Is There a Link Between TV Watching and Teen Pregnancy?
A significant portion of my interviews with kids and overhearing kidsÂ conversations with one another have involved television and movie viewing habits. In nearly 100% of the cases, the kids who had watched sexually explicit television shows and movies are the same kids who got involved with sexual activity during their adolescent years.
In an Associated Press article by Lindsey Tanner, recent research from the Rand Corporation indicates that Âpregnancy rates are much higher among teens who watch a lot of TV with sexual dialogue and behaviour than among those who have tamer viewing tastesÂ. As you might have guessed, ÂSex in the CityÂ, ÂFriendsÂ, and ÂThat 70Âs ShowÂ, staples among some adolescents, were some of the shows that were used in the research.
Further, according to the research, ÂTeens who watched the raciest shows were twice as likely to become pregnant over the next three years as those who watched few such programsÂ. Sure to illicit further chagrin from parents, the report also indicated that, ÂShows that highlight only the positive aspects of sexual behavior without the risks can lead teens to have unprotected sex before they're ready to make responsible and informed decisions. Pregnancies were twice as common among those who said they watched such shows regularly, compared with teens who said they hardly ever saw them. There were more pregnancies among the oldest teens interviewed, but the rate of pregnancy remained consistent across all age groups among those who watched the racy programsÂ.
The lead researcher for the project, Behavioral Scientist Anita Chandra, said TV-watching was strongly connected with teen pregnancy even when other factors were considered, including grades, family structure and parents' education level.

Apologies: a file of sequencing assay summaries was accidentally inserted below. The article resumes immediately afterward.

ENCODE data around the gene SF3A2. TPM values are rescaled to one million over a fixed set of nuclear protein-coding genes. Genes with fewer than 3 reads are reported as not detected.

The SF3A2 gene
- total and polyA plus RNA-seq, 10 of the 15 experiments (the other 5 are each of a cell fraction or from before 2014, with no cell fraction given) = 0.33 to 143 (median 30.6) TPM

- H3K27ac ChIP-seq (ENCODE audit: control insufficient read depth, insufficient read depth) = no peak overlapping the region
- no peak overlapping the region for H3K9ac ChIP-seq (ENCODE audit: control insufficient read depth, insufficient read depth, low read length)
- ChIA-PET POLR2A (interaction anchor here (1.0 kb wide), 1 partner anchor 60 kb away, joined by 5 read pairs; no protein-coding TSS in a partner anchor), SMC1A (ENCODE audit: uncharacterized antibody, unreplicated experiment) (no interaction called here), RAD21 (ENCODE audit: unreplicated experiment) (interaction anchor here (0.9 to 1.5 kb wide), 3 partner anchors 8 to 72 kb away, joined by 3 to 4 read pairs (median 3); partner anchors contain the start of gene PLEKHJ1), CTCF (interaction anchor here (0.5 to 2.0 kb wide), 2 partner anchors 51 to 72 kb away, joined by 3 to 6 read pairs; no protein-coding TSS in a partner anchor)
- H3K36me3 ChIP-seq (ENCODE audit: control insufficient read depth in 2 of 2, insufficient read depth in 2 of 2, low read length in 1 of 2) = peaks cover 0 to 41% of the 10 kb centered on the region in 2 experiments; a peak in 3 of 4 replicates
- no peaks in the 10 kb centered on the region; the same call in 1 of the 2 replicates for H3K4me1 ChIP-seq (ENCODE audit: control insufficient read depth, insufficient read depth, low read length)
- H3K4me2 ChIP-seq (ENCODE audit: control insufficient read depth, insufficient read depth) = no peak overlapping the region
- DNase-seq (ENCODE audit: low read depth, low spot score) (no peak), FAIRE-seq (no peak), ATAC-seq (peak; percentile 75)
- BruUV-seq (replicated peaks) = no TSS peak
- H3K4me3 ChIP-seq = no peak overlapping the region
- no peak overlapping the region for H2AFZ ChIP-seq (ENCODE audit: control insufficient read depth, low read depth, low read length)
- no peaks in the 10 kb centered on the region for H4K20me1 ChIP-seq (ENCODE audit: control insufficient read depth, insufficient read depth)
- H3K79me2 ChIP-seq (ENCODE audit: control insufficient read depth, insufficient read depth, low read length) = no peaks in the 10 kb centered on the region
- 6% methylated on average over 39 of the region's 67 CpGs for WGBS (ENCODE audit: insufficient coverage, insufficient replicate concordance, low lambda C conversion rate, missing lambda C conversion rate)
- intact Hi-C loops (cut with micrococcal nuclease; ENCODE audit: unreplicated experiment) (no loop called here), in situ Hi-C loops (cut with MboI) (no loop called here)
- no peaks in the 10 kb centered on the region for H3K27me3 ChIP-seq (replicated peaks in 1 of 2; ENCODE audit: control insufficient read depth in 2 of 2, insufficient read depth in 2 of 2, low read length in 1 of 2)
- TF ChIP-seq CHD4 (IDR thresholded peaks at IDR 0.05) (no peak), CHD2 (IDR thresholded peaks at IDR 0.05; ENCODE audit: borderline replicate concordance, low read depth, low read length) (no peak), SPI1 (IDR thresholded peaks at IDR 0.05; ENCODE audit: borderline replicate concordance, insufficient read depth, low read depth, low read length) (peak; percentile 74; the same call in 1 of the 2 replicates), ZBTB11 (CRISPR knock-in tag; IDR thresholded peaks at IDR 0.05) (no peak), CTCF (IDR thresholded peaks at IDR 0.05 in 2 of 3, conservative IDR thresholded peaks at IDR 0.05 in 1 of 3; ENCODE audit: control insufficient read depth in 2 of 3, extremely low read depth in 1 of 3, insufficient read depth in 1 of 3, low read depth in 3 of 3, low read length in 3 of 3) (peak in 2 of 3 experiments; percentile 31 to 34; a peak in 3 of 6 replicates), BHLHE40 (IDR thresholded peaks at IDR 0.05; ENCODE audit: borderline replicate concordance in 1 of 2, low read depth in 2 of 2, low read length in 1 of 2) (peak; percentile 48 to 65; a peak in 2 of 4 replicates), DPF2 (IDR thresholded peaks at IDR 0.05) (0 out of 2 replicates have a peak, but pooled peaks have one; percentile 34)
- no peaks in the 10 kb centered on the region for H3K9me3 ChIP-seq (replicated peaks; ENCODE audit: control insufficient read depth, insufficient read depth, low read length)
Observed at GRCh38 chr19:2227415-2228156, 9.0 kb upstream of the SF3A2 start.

Tanner reported that Bill Albert, chief program officer at the nonprofit National Campaign to Prevent Teen Pregnancy, praised the study and said it "catches up with common sense. Media helps shape the social script for teenagers. Most parents know that. This is just good research to confirm that," Albert said.
Sadly, Tanner wrote that Psychologist David Walsh, president of the National Institute on Media and the Family, cited data suggesting only about 19 per cent of American teens say they can talk openly with a trusted adult about sex. ÂWith many schools not offering sex education, that leaves the media to serve as a sex educator, he said. For a kid who no one's talking to about sex, and then he watches sitcoms on TV where sex is presented as this is what the cool people do," the outcome is obvious, Walsh said." OUCH!!
So, what are your kids watching? What messages are they receiving? Do your kids have extended hours with a television and videos or Cable TV? I will address these issues in the next two blogs. Stay tuned and Â get your kids away from that television!!